Epigraphy is the study of literary texts written on durable materials (with the exception of coins, the study of which is classified as numismatics). Inscriptions take many forms. They include everything from monumental political inscriptions (for example, commemorating a military victory) to insets in mosaics noting a donation in a holy place, to epitaphs (perhaps the most common), to graffiti scratched on a stone. It is estimated that about 15,000 such inscriptions from Israel/Palestine that date between the sixth century B.C.E. and seventh century C.E. are extant; more are constantly being discovered. Written by Jews, Christians, and pagans, in Hebrew, Aramaic, Greek, and Latin, these texts provide a fascinating window into the ancient world.
These inscriptions are so important for historical research because they provide information that cannot be gleaned from the literary sources. Although a relatively (for the ancient world) large corpus of (non-epigraphic) literary texts from Israel/Palestine are extant, they are highly biased. In the vast majority of cases, these texts were preserved either by "victorious" groups that had a vested interest in them (and thus did not preserve the texts of its competitors), or by accident (e.g., the Dead Sea scrolls). In virtually all cases, the texts were written within and for narrow, elite social class: Remember that a literacy rate of 10% in the ancient Mediterranean is probably optimistic! They were almost all written by and for men.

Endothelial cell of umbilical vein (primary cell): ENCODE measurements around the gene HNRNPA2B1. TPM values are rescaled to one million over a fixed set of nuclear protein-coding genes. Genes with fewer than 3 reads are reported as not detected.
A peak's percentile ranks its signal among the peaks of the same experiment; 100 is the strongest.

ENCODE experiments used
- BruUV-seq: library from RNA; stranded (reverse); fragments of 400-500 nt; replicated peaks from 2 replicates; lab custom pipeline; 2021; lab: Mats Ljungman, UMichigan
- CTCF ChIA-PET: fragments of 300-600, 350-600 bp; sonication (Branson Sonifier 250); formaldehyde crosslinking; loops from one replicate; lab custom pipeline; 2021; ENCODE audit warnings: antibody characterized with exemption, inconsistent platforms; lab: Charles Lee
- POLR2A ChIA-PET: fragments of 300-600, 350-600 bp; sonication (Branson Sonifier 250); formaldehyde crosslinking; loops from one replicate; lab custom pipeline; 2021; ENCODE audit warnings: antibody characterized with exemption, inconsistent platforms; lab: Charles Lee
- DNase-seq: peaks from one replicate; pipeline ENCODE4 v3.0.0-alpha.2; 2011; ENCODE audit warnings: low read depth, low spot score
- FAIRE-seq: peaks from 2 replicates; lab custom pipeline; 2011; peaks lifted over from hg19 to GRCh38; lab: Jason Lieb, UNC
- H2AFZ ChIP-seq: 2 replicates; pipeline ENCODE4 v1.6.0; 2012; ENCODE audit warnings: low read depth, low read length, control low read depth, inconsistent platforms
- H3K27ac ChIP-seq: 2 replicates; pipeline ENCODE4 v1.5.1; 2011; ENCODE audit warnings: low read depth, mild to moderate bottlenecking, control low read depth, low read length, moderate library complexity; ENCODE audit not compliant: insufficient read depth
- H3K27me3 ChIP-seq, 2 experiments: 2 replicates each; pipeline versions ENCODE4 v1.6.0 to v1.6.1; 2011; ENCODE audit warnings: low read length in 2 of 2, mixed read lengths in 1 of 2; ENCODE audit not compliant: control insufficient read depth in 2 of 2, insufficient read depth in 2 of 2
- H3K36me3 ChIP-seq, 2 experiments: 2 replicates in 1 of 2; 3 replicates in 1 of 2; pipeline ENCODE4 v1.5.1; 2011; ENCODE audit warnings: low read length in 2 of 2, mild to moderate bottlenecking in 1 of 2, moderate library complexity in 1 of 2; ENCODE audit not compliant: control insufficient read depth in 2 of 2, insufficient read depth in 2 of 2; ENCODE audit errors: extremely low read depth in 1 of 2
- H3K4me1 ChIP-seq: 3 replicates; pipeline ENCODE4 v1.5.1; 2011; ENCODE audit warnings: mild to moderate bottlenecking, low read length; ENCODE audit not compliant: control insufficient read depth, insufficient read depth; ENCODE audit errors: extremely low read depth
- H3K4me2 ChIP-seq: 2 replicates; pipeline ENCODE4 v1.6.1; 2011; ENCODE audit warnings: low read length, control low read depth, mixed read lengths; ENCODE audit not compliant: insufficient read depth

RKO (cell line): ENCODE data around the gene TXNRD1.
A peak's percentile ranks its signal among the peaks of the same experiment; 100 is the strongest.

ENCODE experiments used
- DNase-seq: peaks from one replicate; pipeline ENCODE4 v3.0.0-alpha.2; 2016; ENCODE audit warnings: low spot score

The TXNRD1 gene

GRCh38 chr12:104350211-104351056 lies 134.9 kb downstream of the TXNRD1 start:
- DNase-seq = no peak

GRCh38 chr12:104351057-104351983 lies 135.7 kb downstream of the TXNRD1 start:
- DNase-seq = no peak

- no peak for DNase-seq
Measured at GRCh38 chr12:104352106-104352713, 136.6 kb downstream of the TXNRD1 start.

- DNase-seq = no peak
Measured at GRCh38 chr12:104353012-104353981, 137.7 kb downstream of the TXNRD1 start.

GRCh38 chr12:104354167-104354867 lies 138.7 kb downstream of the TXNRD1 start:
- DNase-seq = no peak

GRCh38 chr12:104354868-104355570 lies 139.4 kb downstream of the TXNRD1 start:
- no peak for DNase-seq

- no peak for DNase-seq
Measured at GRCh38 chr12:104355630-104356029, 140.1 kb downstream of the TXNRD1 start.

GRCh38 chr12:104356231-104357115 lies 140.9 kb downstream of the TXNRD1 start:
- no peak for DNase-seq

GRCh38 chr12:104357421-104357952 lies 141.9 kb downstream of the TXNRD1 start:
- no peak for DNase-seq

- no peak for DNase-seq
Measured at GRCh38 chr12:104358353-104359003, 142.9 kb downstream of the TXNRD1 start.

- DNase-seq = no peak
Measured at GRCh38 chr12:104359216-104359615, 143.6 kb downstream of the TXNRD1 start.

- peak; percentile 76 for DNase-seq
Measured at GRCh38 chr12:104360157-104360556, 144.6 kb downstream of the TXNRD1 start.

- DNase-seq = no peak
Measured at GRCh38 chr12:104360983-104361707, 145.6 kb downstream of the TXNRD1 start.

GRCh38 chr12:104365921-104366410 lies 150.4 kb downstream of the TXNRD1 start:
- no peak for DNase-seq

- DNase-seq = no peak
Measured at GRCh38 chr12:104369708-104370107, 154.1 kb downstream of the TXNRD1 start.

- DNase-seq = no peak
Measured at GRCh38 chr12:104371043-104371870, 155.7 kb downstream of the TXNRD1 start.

Below we hope to offer a full range of analytical resources dealing with epigraphy of Israel/Palestine. These resources will have scholarly and educational applications. At present, we offer a scholarly contribution:
Inscriptions from Israel: Jewish or non-Jewish Revisited (Jan Willem van Henten and Luuk Huitink). This scholarly essay raises important methodological questions about how an inscription can, and cannot, be classified as "Jewish."
The Jewish Inscriptions from Israel as Presented in SEG (Jan Willem van Henten and Luuk Huitink).